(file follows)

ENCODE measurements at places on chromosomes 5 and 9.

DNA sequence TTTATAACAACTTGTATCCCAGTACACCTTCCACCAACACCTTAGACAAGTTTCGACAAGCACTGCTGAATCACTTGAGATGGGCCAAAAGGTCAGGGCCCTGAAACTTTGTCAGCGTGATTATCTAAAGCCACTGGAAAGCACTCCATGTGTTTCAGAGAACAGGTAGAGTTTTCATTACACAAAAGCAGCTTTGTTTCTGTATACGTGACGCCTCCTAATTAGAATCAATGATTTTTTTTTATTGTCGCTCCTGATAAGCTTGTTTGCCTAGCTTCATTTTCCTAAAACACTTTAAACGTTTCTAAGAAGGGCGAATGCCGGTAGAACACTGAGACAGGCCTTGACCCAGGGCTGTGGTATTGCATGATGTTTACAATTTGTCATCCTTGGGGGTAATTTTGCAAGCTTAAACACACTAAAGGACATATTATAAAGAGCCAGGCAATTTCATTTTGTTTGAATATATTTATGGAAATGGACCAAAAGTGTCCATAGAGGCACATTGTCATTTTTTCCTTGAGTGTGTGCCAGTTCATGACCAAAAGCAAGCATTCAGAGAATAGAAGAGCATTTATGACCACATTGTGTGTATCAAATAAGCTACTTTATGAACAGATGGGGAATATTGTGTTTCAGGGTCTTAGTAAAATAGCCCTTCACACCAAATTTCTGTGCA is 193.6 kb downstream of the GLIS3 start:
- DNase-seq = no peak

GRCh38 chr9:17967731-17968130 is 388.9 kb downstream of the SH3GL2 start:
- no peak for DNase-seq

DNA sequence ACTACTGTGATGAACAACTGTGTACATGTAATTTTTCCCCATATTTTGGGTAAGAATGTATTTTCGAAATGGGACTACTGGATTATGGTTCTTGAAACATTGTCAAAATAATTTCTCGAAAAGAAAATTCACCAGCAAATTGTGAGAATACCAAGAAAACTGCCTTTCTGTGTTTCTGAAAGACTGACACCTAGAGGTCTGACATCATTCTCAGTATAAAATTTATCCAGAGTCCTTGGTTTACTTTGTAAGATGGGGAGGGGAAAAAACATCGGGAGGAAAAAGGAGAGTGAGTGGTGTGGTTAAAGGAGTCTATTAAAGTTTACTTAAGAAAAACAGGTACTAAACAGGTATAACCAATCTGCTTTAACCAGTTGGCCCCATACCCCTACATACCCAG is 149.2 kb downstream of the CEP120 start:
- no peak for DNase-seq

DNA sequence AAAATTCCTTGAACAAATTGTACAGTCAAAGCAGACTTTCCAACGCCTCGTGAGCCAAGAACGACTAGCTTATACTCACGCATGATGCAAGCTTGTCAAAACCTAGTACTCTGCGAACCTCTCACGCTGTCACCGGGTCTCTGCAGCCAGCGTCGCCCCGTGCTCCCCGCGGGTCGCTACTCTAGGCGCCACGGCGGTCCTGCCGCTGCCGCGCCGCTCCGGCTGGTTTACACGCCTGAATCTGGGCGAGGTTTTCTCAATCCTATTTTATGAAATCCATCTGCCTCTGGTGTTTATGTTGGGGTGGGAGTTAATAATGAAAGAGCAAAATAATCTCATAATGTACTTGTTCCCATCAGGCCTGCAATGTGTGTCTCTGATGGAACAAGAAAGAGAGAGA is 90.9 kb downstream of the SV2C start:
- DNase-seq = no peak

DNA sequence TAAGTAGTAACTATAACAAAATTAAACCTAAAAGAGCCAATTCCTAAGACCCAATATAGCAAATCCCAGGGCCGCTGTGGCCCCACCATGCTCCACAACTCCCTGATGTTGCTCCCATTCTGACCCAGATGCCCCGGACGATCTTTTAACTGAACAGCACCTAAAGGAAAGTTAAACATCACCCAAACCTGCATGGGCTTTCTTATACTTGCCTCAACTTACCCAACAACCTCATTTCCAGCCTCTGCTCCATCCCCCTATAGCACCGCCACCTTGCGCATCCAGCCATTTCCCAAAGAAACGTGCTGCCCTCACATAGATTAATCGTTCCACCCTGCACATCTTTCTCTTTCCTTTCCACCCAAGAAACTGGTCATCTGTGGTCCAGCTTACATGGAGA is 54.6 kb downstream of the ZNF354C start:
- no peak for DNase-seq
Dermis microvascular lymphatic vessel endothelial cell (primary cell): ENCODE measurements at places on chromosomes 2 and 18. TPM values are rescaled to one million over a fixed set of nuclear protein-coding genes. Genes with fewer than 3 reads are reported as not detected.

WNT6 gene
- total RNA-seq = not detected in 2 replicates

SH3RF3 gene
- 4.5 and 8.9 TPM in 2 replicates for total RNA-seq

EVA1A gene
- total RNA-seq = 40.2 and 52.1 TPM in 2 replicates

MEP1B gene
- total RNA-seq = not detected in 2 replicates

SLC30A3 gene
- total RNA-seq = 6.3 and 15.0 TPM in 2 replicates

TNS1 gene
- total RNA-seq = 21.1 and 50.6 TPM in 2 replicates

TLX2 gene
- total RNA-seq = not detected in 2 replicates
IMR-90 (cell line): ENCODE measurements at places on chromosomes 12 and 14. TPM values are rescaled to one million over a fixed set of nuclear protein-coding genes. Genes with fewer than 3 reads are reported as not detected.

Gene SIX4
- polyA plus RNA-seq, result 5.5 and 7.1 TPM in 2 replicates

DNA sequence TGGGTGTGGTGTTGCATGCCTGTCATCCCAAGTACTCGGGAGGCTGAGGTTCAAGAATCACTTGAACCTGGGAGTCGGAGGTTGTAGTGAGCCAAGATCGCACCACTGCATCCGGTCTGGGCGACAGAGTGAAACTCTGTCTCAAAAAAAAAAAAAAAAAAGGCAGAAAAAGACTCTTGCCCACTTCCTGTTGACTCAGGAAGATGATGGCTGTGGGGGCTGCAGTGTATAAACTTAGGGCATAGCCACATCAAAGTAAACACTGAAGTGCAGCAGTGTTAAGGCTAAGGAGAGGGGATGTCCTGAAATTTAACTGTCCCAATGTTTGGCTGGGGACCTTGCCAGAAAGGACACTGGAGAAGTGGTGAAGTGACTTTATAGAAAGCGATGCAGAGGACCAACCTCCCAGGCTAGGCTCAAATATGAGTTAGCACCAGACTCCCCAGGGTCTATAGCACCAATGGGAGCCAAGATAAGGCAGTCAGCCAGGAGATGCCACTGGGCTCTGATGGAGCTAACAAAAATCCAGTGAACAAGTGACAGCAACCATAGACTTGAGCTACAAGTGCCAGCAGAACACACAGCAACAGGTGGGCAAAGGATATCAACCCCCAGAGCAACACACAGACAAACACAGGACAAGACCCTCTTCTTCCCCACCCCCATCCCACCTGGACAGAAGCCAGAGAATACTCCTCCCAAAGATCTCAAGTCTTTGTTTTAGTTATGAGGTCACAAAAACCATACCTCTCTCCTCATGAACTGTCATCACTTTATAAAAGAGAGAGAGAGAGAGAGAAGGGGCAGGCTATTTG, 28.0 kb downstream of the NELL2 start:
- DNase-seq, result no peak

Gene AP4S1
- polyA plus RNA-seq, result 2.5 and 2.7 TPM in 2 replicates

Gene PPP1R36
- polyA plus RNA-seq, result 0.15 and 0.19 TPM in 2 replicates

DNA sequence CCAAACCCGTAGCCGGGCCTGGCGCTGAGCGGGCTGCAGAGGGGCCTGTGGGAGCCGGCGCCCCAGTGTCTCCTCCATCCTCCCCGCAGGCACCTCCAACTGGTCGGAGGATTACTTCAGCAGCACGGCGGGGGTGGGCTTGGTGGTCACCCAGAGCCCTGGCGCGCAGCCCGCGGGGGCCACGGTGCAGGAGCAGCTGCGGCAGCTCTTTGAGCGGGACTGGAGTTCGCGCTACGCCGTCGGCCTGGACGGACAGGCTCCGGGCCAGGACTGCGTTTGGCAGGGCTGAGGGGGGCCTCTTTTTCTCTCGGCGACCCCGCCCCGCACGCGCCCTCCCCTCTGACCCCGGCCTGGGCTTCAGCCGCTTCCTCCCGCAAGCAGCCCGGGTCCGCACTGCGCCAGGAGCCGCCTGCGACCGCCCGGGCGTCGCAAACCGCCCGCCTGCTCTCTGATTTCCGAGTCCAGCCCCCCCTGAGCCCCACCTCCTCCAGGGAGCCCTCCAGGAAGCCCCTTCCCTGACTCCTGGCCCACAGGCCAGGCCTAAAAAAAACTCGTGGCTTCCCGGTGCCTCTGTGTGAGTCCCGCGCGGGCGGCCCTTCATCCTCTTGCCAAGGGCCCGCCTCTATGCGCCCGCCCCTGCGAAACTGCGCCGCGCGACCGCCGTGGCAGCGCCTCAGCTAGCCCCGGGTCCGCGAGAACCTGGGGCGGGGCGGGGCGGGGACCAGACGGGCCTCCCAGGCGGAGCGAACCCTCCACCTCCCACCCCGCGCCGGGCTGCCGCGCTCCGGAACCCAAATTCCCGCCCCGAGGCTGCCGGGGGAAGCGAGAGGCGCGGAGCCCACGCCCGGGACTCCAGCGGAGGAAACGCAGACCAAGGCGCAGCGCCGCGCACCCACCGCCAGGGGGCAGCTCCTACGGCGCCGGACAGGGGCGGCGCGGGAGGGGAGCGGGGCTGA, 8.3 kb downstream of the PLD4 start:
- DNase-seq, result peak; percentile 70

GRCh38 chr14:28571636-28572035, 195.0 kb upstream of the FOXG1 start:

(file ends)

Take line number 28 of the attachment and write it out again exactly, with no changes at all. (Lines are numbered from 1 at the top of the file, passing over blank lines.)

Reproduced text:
Gene SIX4